Brown and Gray: Women of Our Times
On the face of things, you can’t think of two persons who are more different in their outlook on life, in the impact of their lives, than Helen Gurley Brown and Nellie Gray. Love them or not, agree or disagree, approve or disapprove, both women had a huge impact on their times, and how women thought of such matters as sex, success, family, conception, and abortion and life itself.
Both women died this past week—Gray, the founder of the uncompromisingly anti-abortion, pro-life movement at age 88, Brown, the author of “Sex and the Single Girl” and the editor of Cosmopolitan magazine, at 90. It’s hard to imagine them in the same room, or at the same gathering together, and yet, their shadows, if not their own lives, mingled and touched at certain nexuses of American life, especially for women.
In terms of seriousness and immediate and ongoing historical significance, it’s fair to say that Gray’s legacy is profoundly important, whatever side of the abortion issue you stand on. In 1973, Gray, a devout Catholic with a good government job, responded to the news of the Supreme Court’s Rowe vs. Wade decision by spearheading a March for Life in protest the following year, and the march, complete with arrays of white crosses to signify unborn babies, the marchers wearing red roses, continues to this day. The attendance of those marches, often met with pro-choice counter-demonstrators, have varied but have been counted to be as high as 70,000. It’s also fair to say that the marches and the pro-life movement in general have influenced the national consciousness and been a major part of the pro-life and anti-abortion movement, which has steadfastly opposed and fought—often with violence on its fringes—abortion and abortion rights for women. In today’s culture, Rowe v. Wade remains under attack with the ascendancy of the conservative and so-called social issues of the Christian right.
You suspect sometimes that the anti-abortion activists in choosing to call the march a “March for Life,” projected a positive image, and managing to stick a “pro-abortion” tag on the choice side, when in fact, the issue is one of choice and civil rights, per the court’s decision. It’s doubtful there’s a soul to be found that celebrates the procedure of abortion.
There’s no question, however, about Gray’s sincerity or her principles—she saw abortion as the killing of an innocent human being, as she put it—and that was that, leaving no room for exceptions let alone nuance, or bothering with the consequences of such a stand, which were often violent.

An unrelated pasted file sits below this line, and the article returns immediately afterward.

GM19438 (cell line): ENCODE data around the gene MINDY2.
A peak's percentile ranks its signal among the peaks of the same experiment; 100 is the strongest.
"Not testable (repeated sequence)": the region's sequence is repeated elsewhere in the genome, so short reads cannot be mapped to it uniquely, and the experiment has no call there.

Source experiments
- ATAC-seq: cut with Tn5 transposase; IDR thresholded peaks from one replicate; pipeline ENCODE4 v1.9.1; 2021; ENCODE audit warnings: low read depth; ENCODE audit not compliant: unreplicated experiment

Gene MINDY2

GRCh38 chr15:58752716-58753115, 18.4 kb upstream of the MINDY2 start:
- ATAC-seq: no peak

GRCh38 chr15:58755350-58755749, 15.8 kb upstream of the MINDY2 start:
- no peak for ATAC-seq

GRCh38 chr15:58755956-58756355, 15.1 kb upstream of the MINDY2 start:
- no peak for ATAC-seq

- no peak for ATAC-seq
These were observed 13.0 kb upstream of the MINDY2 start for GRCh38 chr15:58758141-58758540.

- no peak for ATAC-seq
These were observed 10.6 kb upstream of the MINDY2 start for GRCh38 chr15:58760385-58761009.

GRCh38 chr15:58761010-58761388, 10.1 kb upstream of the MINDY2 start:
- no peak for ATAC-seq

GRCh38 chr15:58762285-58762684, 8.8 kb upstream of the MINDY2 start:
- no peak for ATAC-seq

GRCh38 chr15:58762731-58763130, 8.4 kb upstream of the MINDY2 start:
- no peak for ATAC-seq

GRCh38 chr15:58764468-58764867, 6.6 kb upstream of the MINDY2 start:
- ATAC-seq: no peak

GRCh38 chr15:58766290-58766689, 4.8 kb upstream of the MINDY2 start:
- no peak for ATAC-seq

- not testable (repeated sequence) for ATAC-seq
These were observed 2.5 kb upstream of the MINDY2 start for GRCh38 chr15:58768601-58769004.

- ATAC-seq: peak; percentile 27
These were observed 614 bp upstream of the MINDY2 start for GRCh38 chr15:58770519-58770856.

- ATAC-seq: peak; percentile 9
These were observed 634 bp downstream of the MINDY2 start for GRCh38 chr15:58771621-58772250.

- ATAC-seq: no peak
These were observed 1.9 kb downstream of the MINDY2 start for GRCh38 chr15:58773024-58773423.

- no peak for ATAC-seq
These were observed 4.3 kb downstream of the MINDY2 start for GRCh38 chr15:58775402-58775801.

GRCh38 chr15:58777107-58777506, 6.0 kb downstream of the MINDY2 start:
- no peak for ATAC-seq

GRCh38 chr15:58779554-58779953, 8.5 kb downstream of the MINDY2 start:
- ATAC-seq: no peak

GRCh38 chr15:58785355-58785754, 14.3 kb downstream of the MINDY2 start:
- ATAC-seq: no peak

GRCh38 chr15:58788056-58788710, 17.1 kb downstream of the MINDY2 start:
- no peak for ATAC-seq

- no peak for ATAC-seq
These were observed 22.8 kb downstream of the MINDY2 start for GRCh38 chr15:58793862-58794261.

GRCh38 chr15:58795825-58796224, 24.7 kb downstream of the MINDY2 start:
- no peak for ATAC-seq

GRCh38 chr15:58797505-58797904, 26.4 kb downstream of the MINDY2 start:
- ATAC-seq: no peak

Brown’s legacy isn’t so obvious, if you discount the pages and content and cover of Cosmopolitan, which are all about thin, fashion, sex, keeping fit and young, and being free to make choices, which includes sex without marriage. Brown, who came from a tough, hard-scrabble upbringing in Arkansas, came to be a quintessential kind of New York chic urban woman, and with her book, “Sex and the Single Girl,” which basically suggested that sex and sexuality might be part of a purse package for success, along with brains, ambition and drive, and the right hair and makeup.
Her book—like Betty Friedan's “The Feminine Mystique”—influenced a whole generation of young women, although in a somewhat different way. And those women came to take sides in the battle over abortion rights, and many chose against the Life forces as espoused by Gray. Free-wheeling sexuality, along with the pill, revolutionized American culture, and it, too, had its consequences, which converged on the battleground over abortion.
It is easy to be a little snide about Brown and Cosmo, and it is easier still to put her more in with her male counterpart, Playboy founder Hugh Hefner, who proposed that men could have their cake and read his magazine as well as the centerfold. The Cosmo girl, in a way, could become the mates and partners in the same dance where you could find playboys who read Playboy.
Both Brown and Gray are connected, like two activists pulling on the same rope from opposite ends. Both have living legacies: Cosmo, which Brown had long ago stopped editing, remains on newsstands and much the same, and the battle over abortion still rages, having outlived the founder of the March For Life.